I’m still not quite sure where I was this afternoon, other than that it was somewhere in Virginia. Whether it was held by Federals or Secesh is unknown. Nor do I know what it was that killed the men I found, or how it could have possibly stripped their bodies so quickly.

The killer’s tracks were strange, alternating between a man’s bare feet and the cloven hooves of a goat, though much larger. I followed them across the field where I found the dead, and into a line of trees off to the east. Here the tracks left the ground at some intervals. They rose up the trunks of trees only to vanish and reappear some distance later, as though the beast had climbed up, leaped, and then climbed down.

I suspect it knew it would be followed, and that it had hoped to avoid the likes of me, though it makes me uneasy to know it had foreseen my arrival.

I hunted the creature for the better part of four hours until I came to a copse of fir trees, the center of which was far darker than it should have been. For a short time, I wandered around the gathered trees, noticing that the place was well-defended. There were large rocks on two sides, and a wide vernal pool on the other.

There was only one way in, and thus, as far as I could tell, there was only one way out.

I readied my weapons and set the copse afire.

Within moments the flames were devouring the trees, and the beast screamed with a mixture of rage and pain. The fire illuminated the beast, and I emptied the Spencer into it.

The creature dropped, still howling, but the tone changed as the fire moved towards it.

As I settled down behind an oak, watching to see what would happen next, I listened to the beast die. It was a rough sound, and the creature died slow.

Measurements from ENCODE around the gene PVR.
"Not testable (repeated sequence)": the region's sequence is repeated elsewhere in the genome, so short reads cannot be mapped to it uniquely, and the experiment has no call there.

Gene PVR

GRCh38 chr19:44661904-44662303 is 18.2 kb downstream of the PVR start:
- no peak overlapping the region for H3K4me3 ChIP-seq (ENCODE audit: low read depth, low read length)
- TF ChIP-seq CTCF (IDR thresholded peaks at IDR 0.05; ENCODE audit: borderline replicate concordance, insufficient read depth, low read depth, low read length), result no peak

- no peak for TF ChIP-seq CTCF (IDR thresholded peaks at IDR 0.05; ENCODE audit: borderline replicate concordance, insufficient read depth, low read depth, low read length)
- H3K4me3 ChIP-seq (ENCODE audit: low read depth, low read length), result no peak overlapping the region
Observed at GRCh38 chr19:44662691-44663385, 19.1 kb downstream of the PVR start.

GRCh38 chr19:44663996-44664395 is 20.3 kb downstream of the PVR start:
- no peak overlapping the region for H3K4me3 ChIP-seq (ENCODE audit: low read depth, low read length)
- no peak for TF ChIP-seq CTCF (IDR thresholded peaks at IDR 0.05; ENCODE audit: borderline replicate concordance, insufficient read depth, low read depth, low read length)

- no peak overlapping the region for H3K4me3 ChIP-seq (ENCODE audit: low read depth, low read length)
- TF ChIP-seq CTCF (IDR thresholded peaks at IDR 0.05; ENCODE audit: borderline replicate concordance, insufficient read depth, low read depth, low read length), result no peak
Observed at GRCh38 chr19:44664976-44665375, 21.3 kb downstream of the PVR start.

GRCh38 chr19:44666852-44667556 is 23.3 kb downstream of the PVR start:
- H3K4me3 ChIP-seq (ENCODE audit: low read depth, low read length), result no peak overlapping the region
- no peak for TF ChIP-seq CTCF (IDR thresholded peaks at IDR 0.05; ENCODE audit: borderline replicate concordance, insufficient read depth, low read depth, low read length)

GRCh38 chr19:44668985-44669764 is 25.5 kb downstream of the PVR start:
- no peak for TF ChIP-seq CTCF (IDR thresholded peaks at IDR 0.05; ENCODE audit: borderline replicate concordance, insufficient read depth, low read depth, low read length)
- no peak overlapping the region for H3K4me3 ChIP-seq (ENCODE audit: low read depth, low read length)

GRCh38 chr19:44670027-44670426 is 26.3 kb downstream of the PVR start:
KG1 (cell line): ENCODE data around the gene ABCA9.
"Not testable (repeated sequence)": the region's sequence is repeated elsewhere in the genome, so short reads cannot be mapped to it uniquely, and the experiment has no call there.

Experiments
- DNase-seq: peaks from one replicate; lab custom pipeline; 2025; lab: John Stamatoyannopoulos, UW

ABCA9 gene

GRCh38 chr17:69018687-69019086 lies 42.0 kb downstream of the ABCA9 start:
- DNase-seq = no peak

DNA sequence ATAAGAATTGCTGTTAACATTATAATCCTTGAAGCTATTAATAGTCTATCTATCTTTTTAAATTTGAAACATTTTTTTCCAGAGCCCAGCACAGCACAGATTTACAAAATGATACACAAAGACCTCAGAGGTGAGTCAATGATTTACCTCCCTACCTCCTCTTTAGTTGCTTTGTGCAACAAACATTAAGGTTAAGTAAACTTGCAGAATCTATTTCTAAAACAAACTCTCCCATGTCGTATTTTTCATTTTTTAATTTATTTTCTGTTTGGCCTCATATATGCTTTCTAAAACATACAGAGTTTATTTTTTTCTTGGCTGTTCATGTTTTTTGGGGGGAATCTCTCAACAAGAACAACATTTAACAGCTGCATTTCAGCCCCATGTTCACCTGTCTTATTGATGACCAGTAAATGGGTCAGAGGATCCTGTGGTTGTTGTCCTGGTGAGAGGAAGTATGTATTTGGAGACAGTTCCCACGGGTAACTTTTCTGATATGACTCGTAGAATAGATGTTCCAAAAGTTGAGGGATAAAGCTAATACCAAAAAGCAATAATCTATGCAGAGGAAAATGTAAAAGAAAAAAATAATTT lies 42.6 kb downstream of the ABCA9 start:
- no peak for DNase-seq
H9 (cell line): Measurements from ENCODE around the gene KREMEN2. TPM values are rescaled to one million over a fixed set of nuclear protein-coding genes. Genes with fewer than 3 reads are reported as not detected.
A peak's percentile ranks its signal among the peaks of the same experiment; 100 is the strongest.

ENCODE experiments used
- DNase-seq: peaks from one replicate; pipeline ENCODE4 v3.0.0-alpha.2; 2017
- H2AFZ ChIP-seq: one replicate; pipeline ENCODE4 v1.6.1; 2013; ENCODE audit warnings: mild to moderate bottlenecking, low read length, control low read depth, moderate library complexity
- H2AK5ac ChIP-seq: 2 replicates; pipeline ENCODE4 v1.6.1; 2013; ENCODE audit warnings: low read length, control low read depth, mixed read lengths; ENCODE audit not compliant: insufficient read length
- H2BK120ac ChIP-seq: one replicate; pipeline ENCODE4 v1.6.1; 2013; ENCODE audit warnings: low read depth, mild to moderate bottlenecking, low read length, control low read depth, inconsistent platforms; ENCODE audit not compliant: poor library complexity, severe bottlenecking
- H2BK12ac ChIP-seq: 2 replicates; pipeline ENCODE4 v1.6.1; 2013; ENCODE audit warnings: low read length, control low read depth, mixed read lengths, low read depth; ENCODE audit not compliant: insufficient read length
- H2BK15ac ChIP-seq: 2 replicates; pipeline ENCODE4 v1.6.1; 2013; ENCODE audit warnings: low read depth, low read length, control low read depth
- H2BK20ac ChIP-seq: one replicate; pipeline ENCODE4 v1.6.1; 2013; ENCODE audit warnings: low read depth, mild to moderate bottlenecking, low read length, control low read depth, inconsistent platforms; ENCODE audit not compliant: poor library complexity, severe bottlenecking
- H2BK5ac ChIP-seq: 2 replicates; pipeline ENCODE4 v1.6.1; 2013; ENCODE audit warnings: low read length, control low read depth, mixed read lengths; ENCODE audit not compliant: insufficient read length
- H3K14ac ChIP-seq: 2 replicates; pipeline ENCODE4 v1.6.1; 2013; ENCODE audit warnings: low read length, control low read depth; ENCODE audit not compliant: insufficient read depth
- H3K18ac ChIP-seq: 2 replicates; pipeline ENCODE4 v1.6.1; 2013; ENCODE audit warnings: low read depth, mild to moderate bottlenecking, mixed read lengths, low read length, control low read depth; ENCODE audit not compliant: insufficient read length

Evening was only an hour or so away when the flames petered out, and I was able to approach the copse of trees. The corpse was charred, humanoid and that was all.

I stared at it for a moment, then put two more rounds into its head, just to be sure.

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The War of the Rebellion: Blackburn’s Ford, 1861


Shortly after the debacle of Blackburn’s Ford, when so many of our men fell back in disarray from the Secesh counterattack, I took up a position in a copse of trees and waited for an opportunity to regroup with my unit. I had little in the way of supplies, my haversack having been blown off me by some rather disagreeable Secesh artillery.

What I did have were my Colts and my knife, and my Spencer rifle, with exactly seven rounds left to it. I was reasonably comfortable with the accommodations and my supplies, so I hid myself away as best I could and settled in for a nap.

I was awakened shortly before evening, not by the marching of Secesh troops or any such martial display, but by the ungodly screams of dying horses. There was a scattering of small arms fire, and then silence.

I crept out from my hideaway, fully aware that something other than men had caused the horses to scream out their last.

With my Spencer primed, I made my way forward, following a battered road in the direction the sounds of death had originated from.

In a short time, I found carnage not wrought by human hands.

Several horses lay dead in their traces, the caissons they’d been hauling broken and scattered. There were weapons here and there, and the road was muddy with the blood of man and beast. I could find no trace of the men who had been with the horses, however, despite having heard their attempts to defend themselves.

As I examined the road, I found large tracks, footprints roughly ten times the size of my own, and I knew what had caused the carnage.

I set out after the author of the carnage, avoiding Secesh patrols as I went. It was almost an hour after dark before I found him, a gnarled old giant crouched behind rocks and eating the last of some Secesh artilleryman.

It took all seven shots from the Spencer, and all twelve from the Colts to put the damned thing down, but down he went.